World Scripture


       The passions and cravings of the flesh often arise from the percep-
tions of the senses.  Therefore, subduing desire begins by cultivating an
attitude of detachment towards sense perceptions, by regarding them as
impermanent, transient, and of no account.  This teaching is stressed in
the Bhagavad Gita and in Buddhist scriptures.  Related is the injunction
by Jesus that "if your right eye causes you to sin, pluck it out and throw
it away," which is illustrated by the story of the Buddhist nun Subha.

Just as one does not touch a sensuous woman entering an empty house, so is
he who does not touch the sense objects that have entered into him, a
renouncer, an ascetic, a self-sacrificer.

                   Hinduism.  Maitri Upanishad 6.10

All bodhisattvas, lesser and great, should develop a pure, lucid mind, not
depending upon sound, flavor, touch, odor, or any quality.  A bodhisattva
should develop a mind which alights upon no thing whatsoever; and so
should he establish it.

                   Buddhism. Diamond Sutra 10

When the senses contact sense objects, a person experiences cold or heat,
pleasure or pain.  These experiences are fleeting; they come and go.  Bear
them patiently, Arjuna.  Those who are not affected by these changes, who
are the same in pleasure and pain, are truly wise and fit for immortality.
Assert your strength and realize this!...

The disunited mind is far from wise; how can it meditate?  How can it be
at peace?  When you know no peace, how can you know joy?  When you let
your mind follow the call of the senses, they carry away your better
judgement as storms drive a boat off its charted course on the sea.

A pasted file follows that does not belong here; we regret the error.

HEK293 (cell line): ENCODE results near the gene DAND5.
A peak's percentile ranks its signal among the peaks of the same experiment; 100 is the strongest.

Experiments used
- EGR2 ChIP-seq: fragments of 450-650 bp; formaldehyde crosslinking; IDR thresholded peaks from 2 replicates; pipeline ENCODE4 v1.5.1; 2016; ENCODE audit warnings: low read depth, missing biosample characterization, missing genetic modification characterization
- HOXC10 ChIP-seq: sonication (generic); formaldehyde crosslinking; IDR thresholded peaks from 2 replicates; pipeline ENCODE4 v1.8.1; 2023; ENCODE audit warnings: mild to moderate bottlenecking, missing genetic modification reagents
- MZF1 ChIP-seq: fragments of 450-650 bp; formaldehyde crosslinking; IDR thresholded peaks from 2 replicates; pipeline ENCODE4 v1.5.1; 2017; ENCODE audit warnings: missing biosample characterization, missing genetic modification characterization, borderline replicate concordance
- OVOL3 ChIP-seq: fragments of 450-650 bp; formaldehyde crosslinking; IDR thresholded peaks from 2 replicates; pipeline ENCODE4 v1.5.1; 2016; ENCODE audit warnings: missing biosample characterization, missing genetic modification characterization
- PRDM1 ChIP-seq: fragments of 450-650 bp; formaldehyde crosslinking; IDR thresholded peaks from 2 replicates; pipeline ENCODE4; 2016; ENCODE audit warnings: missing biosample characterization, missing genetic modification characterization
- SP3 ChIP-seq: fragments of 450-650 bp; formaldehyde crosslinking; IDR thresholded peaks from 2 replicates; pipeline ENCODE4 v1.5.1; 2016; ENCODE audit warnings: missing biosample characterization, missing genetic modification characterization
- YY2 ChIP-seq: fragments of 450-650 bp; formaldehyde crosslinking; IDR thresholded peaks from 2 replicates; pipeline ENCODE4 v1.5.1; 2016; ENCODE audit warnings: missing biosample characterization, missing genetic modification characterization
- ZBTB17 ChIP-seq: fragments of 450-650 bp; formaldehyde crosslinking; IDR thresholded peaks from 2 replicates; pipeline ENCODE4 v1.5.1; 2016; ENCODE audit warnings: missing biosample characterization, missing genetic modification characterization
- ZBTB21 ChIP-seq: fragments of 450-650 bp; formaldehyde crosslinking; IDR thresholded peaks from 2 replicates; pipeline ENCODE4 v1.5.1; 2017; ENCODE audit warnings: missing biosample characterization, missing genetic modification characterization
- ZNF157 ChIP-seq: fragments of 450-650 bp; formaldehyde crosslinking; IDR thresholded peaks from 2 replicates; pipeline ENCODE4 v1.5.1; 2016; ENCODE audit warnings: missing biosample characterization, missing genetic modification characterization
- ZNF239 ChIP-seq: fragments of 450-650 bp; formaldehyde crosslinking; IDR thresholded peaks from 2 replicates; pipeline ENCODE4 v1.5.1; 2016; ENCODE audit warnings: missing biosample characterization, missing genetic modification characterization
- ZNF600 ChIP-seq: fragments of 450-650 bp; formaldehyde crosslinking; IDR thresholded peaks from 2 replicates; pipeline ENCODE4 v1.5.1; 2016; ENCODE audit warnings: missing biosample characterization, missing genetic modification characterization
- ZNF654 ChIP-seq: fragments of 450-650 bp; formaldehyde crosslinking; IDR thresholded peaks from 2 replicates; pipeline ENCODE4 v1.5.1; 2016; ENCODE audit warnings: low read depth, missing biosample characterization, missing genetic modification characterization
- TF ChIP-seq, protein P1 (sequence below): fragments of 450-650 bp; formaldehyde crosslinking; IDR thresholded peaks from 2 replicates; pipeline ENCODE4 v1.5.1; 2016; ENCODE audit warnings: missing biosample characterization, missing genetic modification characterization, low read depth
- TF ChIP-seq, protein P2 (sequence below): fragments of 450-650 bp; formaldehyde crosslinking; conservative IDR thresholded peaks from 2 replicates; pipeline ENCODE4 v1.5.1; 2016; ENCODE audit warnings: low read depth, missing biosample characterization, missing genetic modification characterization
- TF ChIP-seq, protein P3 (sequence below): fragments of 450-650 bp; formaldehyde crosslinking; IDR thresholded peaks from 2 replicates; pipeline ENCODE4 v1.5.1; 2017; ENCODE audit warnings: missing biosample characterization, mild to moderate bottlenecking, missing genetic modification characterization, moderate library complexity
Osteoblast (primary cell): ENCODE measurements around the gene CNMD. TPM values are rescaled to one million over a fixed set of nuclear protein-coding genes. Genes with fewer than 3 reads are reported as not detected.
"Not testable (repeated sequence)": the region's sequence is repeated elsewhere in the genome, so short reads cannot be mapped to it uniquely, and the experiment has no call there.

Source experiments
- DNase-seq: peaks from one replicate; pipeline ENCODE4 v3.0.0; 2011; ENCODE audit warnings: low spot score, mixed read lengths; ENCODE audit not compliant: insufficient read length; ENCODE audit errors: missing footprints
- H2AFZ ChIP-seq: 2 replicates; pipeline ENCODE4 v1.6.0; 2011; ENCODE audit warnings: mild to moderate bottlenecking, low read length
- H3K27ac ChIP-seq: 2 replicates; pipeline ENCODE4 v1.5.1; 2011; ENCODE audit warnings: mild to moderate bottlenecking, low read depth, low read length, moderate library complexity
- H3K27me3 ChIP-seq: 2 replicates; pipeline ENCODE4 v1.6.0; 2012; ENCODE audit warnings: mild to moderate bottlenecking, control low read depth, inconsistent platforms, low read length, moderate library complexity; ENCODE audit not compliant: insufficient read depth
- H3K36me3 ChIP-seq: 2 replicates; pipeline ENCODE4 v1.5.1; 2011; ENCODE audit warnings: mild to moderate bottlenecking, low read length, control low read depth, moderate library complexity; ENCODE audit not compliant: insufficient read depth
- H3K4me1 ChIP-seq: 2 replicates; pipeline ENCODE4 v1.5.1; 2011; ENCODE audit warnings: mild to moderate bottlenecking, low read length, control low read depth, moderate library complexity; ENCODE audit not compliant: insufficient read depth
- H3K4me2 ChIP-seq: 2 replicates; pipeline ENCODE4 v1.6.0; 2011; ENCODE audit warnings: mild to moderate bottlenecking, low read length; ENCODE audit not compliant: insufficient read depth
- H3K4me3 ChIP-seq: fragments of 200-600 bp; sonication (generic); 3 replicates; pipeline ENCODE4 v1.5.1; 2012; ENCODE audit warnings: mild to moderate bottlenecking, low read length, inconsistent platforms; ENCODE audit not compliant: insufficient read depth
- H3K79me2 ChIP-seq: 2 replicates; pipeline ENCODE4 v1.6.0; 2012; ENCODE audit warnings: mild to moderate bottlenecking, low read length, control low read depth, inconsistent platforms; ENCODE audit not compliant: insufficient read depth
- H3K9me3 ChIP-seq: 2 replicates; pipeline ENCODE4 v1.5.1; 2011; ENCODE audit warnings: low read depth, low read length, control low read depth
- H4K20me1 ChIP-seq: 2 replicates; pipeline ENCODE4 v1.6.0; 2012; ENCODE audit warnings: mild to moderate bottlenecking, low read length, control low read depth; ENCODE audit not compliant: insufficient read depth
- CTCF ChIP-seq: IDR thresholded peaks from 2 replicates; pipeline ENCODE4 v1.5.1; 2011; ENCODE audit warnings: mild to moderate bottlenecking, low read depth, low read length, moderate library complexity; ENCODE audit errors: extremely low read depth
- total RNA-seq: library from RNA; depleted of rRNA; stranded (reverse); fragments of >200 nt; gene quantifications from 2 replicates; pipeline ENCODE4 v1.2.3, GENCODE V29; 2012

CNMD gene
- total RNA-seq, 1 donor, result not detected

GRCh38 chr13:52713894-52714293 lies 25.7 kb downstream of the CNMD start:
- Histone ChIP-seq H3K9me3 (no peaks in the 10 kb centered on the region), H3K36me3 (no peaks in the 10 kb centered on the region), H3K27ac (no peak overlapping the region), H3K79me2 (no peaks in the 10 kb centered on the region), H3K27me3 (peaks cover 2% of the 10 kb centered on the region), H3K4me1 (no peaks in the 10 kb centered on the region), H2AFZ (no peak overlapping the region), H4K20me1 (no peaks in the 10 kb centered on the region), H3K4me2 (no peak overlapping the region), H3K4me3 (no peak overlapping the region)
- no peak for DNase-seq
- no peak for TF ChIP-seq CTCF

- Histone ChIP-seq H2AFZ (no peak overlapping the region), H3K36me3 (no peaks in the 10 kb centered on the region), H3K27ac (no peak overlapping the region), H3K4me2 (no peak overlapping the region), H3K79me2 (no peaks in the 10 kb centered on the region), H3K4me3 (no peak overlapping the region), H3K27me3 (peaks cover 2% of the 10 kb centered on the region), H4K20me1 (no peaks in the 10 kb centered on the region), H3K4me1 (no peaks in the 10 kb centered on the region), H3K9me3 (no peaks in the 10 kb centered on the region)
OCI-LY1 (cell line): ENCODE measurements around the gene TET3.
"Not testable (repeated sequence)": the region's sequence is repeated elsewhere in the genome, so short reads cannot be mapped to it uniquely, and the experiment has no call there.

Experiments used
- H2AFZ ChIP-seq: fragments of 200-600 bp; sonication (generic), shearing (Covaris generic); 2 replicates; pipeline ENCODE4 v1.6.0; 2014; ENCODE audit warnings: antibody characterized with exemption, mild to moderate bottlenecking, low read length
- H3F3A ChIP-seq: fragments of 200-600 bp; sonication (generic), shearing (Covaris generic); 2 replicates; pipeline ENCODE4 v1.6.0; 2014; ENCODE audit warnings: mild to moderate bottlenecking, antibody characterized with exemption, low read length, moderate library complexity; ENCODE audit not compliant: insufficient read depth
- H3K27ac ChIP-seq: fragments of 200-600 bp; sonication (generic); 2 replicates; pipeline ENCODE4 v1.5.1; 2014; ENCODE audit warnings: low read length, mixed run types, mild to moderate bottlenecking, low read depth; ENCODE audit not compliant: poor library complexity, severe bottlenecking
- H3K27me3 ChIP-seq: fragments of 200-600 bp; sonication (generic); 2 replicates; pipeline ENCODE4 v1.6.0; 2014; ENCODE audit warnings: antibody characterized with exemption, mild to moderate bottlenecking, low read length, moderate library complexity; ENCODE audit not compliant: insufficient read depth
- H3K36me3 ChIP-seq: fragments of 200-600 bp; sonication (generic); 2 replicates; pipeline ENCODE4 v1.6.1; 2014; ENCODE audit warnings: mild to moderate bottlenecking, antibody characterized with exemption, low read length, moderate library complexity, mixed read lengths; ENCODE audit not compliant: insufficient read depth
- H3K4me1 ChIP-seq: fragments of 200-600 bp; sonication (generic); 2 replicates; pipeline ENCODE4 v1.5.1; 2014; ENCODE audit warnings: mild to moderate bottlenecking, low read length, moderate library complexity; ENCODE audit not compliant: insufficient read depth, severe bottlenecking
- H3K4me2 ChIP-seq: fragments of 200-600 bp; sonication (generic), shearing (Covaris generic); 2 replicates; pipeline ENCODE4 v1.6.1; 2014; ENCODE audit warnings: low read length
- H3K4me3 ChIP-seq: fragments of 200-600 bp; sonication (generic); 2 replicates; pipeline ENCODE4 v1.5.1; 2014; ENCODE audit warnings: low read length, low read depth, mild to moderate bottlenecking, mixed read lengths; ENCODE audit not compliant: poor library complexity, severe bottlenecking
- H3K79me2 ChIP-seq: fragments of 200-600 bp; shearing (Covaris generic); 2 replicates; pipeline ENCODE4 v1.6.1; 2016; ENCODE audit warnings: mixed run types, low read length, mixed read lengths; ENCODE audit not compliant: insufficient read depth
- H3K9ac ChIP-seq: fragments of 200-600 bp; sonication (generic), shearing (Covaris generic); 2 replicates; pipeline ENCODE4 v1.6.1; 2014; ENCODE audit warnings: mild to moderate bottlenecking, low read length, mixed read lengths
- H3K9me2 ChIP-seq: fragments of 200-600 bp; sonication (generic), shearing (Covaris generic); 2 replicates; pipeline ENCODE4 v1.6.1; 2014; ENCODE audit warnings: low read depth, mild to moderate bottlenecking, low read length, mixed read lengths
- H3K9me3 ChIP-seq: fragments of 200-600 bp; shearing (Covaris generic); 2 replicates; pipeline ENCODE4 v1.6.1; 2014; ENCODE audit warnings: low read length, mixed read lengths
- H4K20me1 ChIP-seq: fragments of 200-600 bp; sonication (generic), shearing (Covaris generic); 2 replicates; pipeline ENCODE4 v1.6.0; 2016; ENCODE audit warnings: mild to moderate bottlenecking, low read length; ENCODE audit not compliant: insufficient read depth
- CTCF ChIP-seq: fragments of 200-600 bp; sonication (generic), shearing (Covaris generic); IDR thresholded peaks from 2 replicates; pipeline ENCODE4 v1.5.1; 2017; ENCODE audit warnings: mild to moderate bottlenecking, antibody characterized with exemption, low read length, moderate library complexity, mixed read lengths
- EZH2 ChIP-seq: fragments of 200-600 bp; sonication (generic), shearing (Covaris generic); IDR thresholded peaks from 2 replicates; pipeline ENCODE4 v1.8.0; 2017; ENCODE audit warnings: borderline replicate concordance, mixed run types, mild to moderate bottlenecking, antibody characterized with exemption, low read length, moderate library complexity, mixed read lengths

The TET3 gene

Use all of your power to free the senses from attachment and aversion
alike, and live in the full wisdom of the Self.

                   Hinduism.  Bhagavad Gita 2.14-15, 66-68

Monks, there are these three feelings.  What three?  Pleasant feeling,
painful feeling, and feeling that is neither painful nor pleasant.  Pleas-
ant feeling, monks, should be looked upon as pain, painful feeling should
be looked upon as a barb, feeling that is neither painful nor pleasant
should be looked upon as impermanent.  When these three feelings are
looked upon in these ways by a monk, that monk is called "rightly seeing."

                   Buddhism.  Itivuttaka 47

The five colors make man's eyes blind;
The five notes make his hears deaf;
The five flavors injure his palate;
Riding and hunting make his mind go mad.
Goods hard to come by serve to hinder his progress.
Hence the sage is for the belly and not the eye.
Therefore he discards the one and takes the other.

                   Taoism.  Tao Te Ching 12

If your right eye causes you to sin, pluck it out and throw it away; it is
better that you lose one of your members than that your whole body be
thrown into hell.  And if your right hand causes you to sin, cut it off
and throw it away; it is better that you lose one of your members than
that your whole body go into hell.

                   Christianity.  Matthew 5.29-30

In Jivaka's pleasant wood walked Subh-a the bhikkuni.  A gallant met her
there and barred the way.  Subh-a said this to him,
       "What have I done to offend you, that you stand obstructing me?
For it is not fitting, sir, that a man should touch a sister in orders.
This has my Master ordained in the precepts we honor and follow.  So has
the Welcome One taught in the training wherein they have trained me to be